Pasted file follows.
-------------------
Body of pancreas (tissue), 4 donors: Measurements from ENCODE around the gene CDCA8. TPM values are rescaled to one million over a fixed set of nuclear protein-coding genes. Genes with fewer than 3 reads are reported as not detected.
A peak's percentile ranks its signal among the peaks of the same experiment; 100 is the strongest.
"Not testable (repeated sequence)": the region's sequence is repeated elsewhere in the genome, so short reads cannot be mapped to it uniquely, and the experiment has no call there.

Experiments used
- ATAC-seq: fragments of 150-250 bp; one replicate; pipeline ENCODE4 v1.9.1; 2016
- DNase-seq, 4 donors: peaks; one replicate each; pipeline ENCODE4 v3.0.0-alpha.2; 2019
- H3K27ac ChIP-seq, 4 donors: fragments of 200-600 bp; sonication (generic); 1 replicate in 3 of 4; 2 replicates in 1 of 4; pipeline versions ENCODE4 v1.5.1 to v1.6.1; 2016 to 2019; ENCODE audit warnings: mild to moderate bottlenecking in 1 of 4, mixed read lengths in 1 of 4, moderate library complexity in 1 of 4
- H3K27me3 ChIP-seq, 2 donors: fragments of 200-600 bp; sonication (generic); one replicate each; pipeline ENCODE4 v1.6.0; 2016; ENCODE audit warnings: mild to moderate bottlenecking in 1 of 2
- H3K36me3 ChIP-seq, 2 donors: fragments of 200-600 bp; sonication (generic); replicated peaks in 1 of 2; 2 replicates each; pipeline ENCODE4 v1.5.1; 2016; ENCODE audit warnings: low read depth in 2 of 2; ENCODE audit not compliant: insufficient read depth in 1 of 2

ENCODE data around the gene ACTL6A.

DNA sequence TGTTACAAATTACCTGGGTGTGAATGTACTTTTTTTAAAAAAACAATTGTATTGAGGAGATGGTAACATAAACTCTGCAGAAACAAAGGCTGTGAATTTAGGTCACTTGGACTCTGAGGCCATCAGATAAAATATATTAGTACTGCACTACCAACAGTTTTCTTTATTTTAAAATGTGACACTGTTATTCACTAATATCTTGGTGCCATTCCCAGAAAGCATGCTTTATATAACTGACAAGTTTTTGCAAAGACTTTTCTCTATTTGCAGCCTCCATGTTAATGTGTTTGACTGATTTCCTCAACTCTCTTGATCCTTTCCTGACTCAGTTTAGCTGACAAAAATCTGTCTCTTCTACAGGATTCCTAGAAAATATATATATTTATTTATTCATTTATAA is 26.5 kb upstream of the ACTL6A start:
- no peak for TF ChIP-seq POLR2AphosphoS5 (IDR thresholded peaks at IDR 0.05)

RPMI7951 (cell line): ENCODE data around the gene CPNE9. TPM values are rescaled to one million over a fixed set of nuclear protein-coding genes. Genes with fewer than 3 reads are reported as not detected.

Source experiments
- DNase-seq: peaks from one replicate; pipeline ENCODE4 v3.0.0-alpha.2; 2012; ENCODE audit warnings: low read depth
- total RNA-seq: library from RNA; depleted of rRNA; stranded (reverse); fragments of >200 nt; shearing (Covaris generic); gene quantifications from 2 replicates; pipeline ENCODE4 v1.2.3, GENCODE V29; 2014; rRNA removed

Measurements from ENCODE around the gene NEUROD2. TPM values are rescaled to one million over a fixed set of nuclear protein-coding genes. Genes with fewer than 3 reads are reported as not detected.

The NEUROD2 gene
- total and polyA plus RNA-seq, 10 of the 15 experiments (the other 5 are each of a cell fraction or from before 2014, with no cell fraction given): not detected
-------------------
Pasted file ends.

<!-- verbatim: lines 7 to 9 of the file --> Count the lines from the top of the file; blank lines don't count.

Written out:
- H3K27ac ChIP-seq, 4 donors: fragments of 200-600 bp; sonication (generic); 1 replicate in 3 of 4; 2 replicates in 1 of 4; pipeline versions ENCODE4 v1.5.1 to v1.6.1; 2016 to 2019; ENCODE audit warnings: mild to moderate bottlenecking in 1 of 4, mixed read lengths in 1 of 4, moderate library complexity in 1 of 4
- H3K27me3 ChIP-seq, 2 donors: fragments of 200-600 bp; sonication (generic); one replicate each; pipeline ENCODE4 v1.6.0; 2016; ENCODE audit warnings: mild to moderate bottlenecking in 1 of 2
- H3K36me3 ChIP-seq, 2 donors: fragments of 200-600 bp; sonication (generic); replicated peaks in 1 of 2; 2 replicates each; pipeline ENCODE4 v1.5.1; 2016; ENCODE audit warnings: low read depth in 2 of 2; ENCODE audit not compliant: insufficient read depth in 1 of 2